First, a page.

Jose de Venecia Jr.
Former Speaker of the House

Our wife Gina and we are in south of France, on invitation from the celebrated couple, Christian Baverey, scion of an industrialist French family from Lyon, and his Filipino wife, Tetta Agustin, who is highly-regarded in Europe’s prestigious fashion houses and who continues to do active charity work when she and her husband visit the Philippines every year.

This our first trip outside the Philippines after more than two years, since the onslaught of the Covid-19 pandemic.

On the evening we left Manila for Nice, via Dubai, our good friend, business magnate Ramon Ang was conferred the French Legion of Honor, with the rank of Officer, the highest distinction given by the French government.

The award was bestowed on Ramon Ang, vice chairman, president and chief operating officer of San Miguel Corporation, for his invaluable contributions to strengthening ties between France and the Philippines.

Indeed, Don Ramon, as we fondly call him, as a business leader and philanthropist, has been greatly contributing to our country’s, and Asia’s, economic development and in uplifting the lives of many of our countrymen.

He and his company, San Miguel Corporation, have donated some ₱14 billion to our country’s battle against the Covid-19 pandemic.

We are honored to be in the company of Ramon Ang and several other distinguished Filipinos like Presidents Fidel V. Ramos, Corazon Aquino, Elpidio Quirino, Manuel Quezon, and General and Foreign Minister Carlos P. Romulo, being ourself a recipient of the prestigious French Legion of Honor which was awarded to us in 2005.

The French Legion of Honor is an order of chivalry established by French Emperor Napoleon Bonaparte in 1802 and is the oldest and highest-ranking medal of honor in France.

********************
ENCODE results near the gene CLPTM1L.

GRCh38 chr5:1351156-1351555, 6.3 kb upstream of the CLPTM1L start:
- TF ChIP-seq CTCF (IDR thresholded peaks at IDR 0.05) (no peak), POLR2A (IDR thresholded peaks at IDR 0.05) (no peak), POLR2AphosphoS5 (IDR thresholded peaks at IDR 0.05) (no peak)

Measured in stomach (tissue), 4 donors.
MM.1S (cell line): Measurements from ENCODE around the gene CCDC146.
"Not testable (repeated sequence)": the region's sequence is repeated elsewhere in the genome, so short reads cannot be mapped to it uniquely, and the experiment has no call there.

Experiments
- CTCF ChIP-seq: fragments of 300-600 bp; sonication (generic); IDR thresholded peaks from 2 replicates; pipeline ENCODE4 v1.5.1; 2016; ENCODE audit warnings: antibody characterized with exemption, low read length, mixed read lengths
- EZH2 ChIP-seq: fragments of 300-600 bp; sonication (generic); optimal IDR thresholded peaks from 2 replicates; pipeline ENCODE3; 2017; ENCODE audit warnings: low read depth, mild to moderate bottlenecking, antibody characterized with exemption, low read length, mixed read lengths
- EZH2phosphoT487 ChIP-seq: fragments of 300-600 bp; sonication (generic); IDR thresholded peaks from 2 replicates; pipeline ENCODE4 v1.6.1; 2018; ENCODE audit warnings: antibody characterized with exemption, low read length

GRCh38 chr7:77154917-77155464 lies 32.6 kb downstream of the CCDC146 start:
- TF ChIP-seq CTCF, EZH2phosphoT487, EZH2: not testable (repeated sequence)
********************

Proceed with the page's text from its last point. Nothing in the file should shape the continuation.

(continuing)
*****

We are deeply saddened by the turn of events in Sri Lanka, an emerald country by the banks of the Indian Ocean.

The South Asian country is suffering from its worst economic crisis, leading to skyrocketing prices of goods and services and fuel shortages, among others, that have triggered massive protests that have become violent.

Amid the crisis and chaos, Sri Lankan President Gotabaya Rajapaksa has resigned and Prime Minister Ranil Wickremesinghe has been sworn in as acting president.

We conferred with current President Gotabaya Rajapaksa’s brother, then President Majinda Rajapaksa, and Prime Minister Ranil Wickremesinghe, who was then an opposition leader, in the country’s capital, Colombo, during the general assembly of our International Conference of Asian Political Parties on September 2014.

Their respective political parties, the then ruling Sri Lanka Freedom Party and the opposition United National Party, which both sit in the governing council of ICAPP, jointly hosted our successful Asia-wide conference.

We remember being joined in our trip to Colombo by our long-time special assistant Aldwin Requejo and by two leading figures in the House of Representatives, Rufus Rodriguez and Mark Cojuangco, who represented their political parties, Centrist Democratic Party and Nationalist People’s Coalition, respectively, and who both addressed the conference.

In Colombo, we also held three years ago the 3rd meeting of the Asia-Europe Political Forum.

We also met former Prime Minister D.M. Jayaratne, who built a center for all religions, an interfaith park called “Ambuluvawa.” In this park, there is a Buddhist temple, a Christian church, a Hindu kovil, and a Muslim mosque, where people can pray, sing, chant or meditate. And there is only one gate to the park, so everyone, whatever faith or religion, must walk through one gate to enter the places of worship.

Many years ago, we had the privilege of meeting Sirimavo Bandaranaike, who served as prime minister of Sri Lanka for some 18 years and was the world’s first woman prime minister.

Truly, our country, the Philippines, and the international community have profound lessons to learn from the sad turn of events in Sri Lanka.